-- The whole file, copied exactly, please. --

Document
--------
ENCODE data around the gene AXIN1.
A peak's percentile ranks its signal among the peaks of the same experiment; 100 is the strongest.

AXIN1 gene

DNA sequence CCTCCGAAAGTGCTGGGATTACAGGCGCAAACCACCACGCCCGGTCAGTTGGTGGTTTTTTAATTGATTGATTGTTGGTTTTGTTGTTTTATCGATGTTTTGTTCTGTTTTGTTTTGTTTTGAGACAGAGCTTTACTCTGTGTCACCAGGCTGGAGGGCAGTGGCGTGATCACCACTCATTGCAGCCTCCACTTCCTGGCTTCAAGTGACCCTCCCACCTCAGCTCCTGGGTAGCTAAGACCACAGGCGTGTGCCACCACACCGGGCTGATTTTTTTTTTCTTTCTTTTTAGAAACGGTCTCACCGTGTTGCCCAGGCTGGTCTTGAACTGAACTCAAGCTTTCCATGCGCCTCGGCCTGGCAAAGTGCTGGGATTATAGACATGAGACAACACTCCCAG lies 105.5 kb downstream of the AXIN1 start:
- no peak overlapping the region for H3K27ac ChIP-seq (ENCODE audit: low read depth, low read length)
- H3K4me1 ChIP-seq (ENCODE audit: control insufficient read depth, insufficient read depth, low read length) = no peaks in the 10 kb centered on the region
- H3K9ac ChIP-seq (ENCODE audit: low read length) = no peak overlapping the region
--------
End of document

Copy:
ENCODE data around the gene AXIN1.
A peak's percentile ranks its signal among the peaks of the same experiment; 100 is the strongest.

AXIN1 gene

DNA sequence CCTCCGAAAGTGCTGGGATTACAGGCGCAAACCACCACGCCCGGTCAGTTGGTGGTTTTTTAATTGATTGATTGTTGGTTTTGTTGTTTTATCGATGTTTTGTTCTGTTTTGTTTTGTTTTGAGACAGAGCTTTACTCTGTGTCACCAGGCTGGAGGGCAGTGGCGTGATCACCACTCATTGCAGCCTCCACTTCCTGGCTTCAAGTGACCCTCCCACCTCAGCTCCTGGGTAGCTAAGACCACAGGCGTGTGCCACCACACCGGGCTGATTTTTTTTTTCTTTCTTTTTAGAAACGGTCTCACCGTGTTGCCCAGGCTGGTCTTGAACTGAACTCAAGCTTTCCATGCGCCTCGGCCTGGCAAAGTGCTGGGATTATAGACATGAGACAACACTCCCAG lies 105.5 kb downstream of the AXIN1 start:
- no peak overlapping the region for H3K27ac ChIP-seq (ENCODE audit: low read depth, low read length)
- H3K4me1 ChIP-seq (ENCODE audit: control insufficient read depth, insufficient read depth, low read length) = no peaks in the 10 kb centered on the region
- H3K9ac ChIP-seq (ENCODE audit: low read length) = no peak overlapping the region